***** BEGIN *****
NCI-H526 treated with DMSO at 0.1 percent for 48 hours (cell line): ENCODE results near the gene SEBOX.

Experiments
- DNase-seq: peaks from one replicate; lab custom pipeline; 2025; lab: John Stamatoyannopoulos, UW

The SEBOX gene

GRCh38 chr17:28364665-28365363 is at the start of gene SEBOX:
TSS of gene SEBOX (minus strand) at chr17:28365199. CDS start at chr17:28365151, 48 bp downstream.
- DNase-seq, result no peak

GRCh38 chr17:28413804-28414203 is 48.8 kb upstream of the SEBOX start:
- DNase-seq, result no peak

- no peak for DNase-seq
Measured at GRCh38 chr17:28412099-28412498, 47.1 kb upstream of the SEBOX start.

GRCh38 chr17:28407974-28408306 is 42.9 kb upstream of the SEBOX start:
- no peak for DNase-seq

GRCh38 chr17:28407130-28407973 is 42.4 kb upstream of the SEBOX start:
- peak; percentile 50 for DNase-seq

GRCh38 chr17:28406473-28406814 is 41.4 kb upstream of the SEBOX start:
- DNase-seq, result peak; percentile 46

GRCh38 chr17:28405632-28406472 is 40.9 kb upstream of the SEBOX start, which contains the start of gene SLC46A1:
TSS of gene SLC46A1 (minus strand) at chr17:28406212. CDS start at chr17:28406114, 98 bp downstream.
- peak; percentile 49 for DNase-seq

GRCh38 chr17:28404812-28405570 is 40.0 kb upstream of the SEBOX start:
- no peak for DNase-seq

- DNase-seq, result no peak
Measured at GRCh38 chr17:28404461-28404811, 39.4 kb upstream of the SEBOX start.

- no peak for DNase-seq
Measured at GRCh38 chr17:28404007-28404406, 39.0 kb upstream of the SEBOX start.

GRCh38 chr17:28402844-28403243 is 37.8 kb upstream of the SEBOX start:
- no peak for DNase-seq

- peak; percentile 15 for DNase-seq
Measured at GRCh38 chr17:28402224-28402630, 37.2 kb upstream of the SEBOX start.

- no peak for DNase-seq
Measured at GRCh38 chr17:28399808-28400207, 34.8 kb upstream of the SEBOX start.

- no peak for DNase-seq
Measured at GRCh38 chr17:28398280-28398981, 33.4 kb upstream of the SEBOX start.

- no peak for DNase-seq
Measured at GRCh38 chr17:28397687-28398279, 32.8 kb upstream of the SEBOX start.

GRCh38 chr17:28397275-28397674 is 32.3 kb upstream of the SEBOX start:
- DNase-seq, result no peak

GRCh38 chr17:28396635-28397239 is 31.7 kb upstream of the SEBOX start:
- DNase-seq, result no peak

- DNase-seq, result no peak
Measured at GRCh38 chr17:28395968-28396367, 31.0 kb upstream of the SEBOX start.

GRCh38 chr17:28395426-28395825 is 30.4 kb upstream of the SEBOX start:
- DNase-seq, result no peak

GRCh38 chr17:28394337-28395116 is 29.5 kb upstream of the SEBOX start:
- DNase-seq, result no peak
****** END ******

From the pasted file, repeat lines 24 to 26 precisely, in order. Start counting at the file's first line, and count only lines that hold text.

Measured at GRCh38 chr17:28404461-28404811, 39.4 kb upstream of the SEBOX start.

- no peak for DNase-seq
Measured at GRCh38 chr17:28404007-28404406, 39.0 kb upstream of the SEBOX start.